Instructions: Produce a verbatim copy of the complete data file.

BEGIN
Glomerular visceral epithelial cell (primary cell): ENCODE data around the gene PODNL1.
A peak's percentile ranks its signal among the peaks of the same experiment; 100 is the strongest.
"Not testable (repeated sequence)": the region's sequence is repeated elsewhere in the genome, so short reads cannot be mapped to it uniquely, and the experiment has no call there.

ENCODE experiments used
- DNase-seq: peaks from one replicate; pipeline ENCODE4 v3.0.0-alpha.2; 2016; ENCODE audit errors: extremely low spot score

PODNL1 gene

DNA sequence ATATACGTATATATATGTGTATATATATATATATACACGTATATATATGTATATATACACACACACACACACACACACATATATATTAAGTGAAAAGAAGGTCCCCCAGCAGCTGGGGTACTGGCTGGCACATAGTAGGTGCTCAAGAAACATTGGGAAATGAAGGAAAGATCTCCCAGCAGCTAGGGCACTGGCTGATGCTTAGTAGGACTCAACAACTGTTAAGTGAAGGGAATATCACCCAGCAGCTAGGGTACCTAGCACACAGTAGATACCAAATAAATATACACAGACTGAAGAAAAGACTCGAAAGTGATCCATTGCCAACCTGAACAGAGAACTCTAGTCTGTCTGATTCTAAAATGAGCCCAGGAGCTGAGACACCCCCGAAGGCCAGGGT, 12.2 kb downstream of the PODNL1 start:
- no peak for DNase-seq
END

Glomerular visceral epithelial cell (primary cell): ENCODE data around the gene PODNL1.
A peak's percentile ranks its signal among the peaks of the same experiment; 100 is the strongest.
"Not testable (repeated sequence)": the region's sequence is repeated elsewhere in the genome, so short reads cannot be mapped to it uniquely, and the experiment has no call there.

ENCODE experiments used
- DNase-seq: peaks from one replicate; pipeline ENCODE4 v3.0.0-alpha.2; 2016; ENCODE audit errors: extremely low spot score

PODNL1 gene

DNA sequence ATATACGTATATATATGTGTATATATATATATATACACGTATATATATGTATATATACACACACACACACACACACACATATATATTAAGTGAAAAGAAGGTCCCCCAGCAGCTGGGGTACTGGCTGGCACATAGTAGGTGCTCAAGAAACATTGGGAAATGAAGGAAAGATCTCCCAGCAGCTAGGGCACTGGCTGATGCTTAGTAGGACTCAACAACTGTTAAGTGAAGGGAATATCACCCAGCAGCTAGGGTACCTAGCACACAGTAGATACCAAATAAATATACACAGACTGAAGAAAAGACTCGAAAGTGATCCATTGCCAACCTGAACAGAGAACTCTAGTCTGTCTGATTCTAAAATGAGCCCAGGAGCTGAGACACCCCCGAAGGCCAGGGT, 12.2 kb downstream of the PODNL1 start:
- no peak for DNase-seq